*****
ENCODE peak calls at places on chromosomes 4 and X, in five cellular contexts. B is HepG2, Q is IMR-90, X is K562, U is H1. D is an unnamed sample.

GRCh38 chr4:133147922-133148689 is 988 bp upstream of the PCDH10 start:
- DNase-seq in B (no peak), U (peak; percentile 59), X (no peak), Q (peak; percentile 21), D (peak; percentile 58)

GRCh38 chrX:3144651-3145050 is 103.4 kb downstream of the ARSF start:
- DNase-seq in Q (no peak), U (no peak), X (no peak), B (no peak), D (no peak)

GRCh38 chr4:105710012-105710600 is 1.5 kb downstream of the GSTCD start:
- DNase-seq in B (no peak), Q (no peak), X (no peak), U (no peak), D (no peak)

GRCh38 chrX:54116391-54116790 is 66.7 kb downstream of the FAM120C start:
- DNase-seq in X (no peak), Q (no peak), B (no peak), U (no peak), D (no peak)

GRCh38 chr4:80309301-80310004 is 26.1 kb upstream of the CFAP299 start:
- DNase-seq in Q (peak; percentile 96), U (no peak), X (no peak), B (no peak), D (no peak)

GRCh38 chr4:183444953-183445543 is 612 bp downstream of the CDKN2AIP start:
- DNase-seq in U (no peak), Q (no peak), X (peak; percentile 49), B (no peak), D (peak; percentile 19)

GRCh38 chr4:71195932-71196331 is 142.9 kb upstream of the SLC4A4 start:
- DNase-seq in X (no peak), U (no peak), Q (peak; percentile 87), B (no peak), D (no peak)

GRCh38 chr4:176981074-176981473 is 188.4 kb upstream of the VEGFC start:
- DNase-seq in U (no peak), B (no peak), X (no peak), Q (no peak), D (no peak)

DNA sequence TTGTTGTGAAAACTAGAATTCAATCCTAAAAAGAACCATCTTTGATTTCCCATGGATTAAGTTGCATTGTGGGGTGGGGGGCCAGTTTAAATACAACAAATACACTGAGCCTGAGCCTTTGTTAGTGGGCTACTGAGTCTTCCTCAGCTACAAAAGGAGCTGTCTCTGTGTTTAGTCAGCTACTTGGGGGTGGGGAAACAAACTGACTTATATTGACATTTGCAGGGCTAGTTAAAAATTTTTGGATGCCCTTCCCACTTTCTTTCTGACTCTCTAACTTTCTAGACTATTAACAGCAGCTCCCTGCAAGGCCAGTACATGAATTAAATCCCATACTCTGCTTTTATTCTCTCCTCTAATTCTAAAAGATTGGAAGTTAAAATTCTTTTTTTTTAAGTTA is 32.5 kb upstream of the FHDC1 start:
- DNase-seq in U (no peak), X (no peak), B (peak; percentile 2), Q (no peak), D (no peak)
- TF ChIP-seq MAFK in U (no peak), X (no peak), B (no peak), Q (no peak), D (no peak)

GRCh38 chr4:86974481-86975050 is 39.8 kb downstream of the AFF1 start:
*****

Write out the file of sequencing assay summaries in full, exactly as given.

ENCODE peak calls at places on chromosomes 4 and X, in five cellular contexts. B is HepG2, Q is IMR-90, X is K562, U is H1. D is an unnamed sample.

GRCh38 chr4:133147922-133148689 is 988 bp upstream of the PCDH10 start:
- DNase-seq in B (no peak), U (peak; percentile 59), X (no peak), Q (peak; percentile 21), D (peak; percentile 58)

GRCh38 chrX:3144651-3145050 is 103.4 kb downstream of the ARSF start:
- DNase-seq in Q (no peak), U (no peak), X (no peak), B (no peak), D (no peak)

GRCh38 chr4:105710012-105710600 is 1.5 kb downstream of the GSTCD start:
- DNase-seq in B (no peak), Q (no peak), X (no peak), U (no peak), D (no peak)

GRCh38 chrX:54116391-54116790 is 66.7 kb downstream of the FAM120C start:
- DNase-seq in X (no peak), Q (no peak), B (no peak), U (no peak), D (no peak)

GRCh38 chr4:80309301-80310004 is 26.1 kb upstream of the CFAP299 start:
- DNase-seq in Q (peak; percentile 96), U (no peak), X (no peak), B (no peak), D (no peak)

GRCh38 chr4:183444953-183445543 is 612 bp downstream of the CDKN2AIP start:
- DNase-seq in U (no peak), Q (no peak), X (peak; percentile 49), B (no peak), D (peak; percentile 19)

GRCh38 chr4:71195932-71196331 is 142.9 kb upstream of the SLC4A4 start:
- DNase-seq in X (no peak), U (no peak), Q (peak; percentile 87), B (no peak), D (no peak)

GRCh38 chr4:176981074-176981473 is 188.4 kb upstream of the VEGFC start:
- DNase-seq in U (no peak), B (no peak), X (no peak), Q (no peak), D (no peak)

DNA sequence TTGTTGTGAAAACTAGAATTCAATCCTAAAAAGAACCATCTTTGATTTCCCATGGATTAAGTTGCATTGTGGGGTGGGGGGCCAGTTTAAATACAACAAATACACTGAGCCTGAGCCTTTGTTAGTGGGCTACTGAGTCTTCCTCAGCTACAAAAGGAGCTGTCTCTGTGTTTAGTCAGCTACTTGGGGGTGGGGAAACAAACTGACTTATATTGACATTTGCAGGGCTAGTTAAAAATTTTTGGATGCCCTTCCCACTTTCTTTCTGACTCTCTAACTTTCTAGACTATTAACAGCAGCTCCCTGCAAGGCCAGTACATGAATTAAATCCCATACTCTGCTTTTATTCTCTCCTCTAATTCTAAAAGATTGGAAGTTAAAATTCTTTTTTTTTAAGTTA is 32.5 kb upstream of the FHDC1 start:
- DNase-seq in U (no peak), X (no peak), B (peak; percentile 2), Q (no peak), D (no peak)
- TF ChIP-seq MAFK in U (no peak), X (no peak), B (no peak), Q (no peak), D (no peak)

GRCh38 chr4:86974481-86975050 is 39.8 kb downstream of the AFF1 start: